Shoppers Defy Economic Gloom In September

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British retail sales have continued to increase for the fifth consecutive month, boosted by non-food items including DIY and garden supplies, according to official figures.

The Office for National Statistics (ONS) said retail sales volumes rose by 1.5% between August and September.

Spending on groceries remained high, but petrol sales were still down as motorists made fewer journeys.

Sales are now 5.5% higher than the pre-pandemic levels seen in February.

The three months to September saw the biggest quarterly increase on record, as retail sales volumes increased by 17.4% when compared with the previous three months.

However, analysts warned that the sales surge was unlikely to last, with many parts of the country returning to coronavirus lockdown.

"While food sales have done well in recent months as people have eaten out less, non-food store sales have now made a recovery at 1.7% above their February levels," the ONS said.

"Home improvement sales continued to do well in September, with increased sales in household goods and garden items within 'other' non-food stores."

Fuel lower

Fuel was the only main sector to remain below February's pre-pandemic level, the ONS said, with volume sales 8.6% lower in September when compared with February 2020.

"As lockdown eased, we saw an increase in travel and the quantity of fuel bought. However, as many people remained working at home and with certain restrictions still in place, fuel sales were yet to fully recover," it added.

Another positive contribution came from sales of spectacles and contact lenses, the ONS said.

"We gained feedback from opticians in this sector, suggesting that pent-up demand for eye tests and optical wear increased their sales when lockdown measures had eased," it added.

The proportion of online sales was at 27.5%, compared with 20.1% reported in February.

Retailers braced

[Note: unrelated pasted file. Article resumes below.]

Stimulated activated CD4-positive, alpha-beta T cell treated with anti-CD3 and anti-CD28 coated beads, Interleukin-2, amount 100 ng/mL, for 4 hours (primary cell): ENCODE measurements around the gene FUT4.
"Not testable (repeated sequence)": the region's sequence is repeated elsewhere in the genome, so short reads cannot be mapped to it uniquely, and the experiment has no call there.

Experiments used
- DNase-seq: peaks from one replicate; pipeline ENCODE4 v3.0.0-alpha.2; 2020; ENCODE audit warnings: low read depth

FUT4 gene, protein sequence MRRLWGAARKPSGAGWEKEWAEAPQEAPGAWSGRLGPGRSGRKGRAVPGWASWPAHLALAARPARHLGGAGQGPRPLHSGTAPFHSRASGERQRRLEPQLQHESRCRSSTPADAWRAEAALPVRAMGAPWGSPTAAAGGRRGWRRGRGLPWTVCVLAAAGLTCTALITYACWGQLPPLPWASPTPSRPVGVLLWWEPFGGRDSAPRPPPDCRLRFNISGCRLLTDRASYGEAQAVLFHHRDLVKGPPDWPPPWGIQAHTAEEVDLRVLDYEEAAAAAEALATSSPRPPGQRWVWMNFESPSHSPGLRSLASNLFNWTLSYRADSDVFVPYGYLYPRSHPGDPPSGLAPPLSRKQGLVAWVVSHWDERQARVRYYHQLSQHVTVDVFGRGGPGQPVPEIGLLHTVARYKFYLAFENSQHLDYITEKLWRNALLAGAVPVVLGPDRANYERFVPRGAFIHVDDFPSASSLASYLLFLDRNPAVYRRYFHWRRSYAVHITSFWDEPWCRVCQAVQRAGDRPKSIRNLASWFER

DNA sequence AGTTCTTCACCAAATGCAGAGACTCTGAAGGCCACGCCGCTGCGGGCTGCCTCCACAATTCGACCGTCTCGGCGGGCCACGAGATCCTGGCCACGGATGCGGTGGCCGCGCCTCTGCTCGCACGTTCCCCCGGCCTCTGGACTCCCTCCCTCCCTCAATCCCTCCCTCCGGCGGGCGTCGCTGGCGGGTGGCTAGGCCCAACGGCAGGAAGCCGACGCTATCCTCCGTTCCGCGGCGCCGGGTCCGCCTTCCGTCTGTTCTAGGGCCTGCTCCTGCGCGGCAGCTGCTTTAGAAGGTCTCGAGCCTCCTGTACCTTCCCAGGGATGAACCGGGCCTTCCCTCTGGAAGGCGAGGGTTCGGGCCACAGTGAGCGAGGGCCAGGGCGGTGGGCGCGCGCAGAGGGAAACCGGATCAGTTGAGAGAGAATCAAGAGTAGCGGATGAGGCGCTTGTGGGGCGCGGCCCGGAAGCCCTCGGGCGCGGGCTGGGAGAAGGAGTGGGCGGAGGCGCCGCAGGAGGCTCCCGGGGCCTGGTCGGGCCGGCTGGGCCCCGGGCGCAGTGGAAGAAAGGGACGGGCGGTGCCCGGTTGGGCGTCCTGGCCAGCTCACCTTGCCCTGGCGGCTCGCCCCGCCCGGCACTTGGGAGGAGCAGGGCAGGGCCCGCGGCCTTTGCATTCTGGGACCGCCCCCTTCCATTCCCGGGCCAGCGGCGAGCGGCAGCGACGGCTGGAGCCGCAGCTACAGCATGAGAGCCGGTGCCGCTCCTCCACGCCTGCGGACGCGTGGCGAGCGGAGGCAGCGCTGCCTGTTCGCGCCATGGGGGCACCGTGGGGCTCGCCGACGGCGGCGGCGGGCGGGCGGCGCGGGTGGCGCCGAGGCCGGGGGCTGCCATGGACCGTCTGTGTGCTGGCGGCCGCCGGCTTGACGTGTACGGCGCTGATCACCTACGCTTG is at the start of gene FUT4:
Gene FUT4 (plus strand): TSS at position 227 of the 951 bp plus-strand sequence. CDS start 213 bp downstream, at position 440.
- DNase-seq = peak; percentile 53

"There's no doubting that UK consumers have been doing their bit to boost the economy, following a quarter of record retail sales growth," said Lynda Petherick, head of retail at Accenture UKI.

"There's little time for retailers to gather breath, though, and they will already be wondering - or perhaps dreading - what lies ahead in Q4.

"This should be a time for excitement as the crucial 'golden quarter' for retail is now underway. However, with lockdown measures across the UK tightening by the day, retailers are braced for a difficult and unconventional end to the year."

One retailer, James Daunt, chief executive of booksellers Waterstones, told the BBC that his stores were "entering a very unpredictable period of trading".

On the move towards local lockdowns, he said: "It's had a negative impact, particularly in large metropolitan cities - big city centres, where people use public transport.

"But in local High Streets, [there is] much less impact and in some, not at all."

Slowing growth

Further evidence of the impact of local lockdowns on the economy came from the latest IHS Markit/CIPS flash UK composite output index, which indicated a "sharp slowdown" in growth due to a much weaker contribution from the service sector.

The index registered 52.9 in October, down from 56.5 in September and August's recent peak of 59.1. Anything above 50 indicates economic expansion.

IHS Markit said respondents to its survey had frequently commented on tighter restrictions across the hospitality sector, with service providers as a whole reporting a decline in new business for the first time since June.

"The latest reading pointed to the weakest rise in UK private sector output since a return to growth was first signalled in July," it added.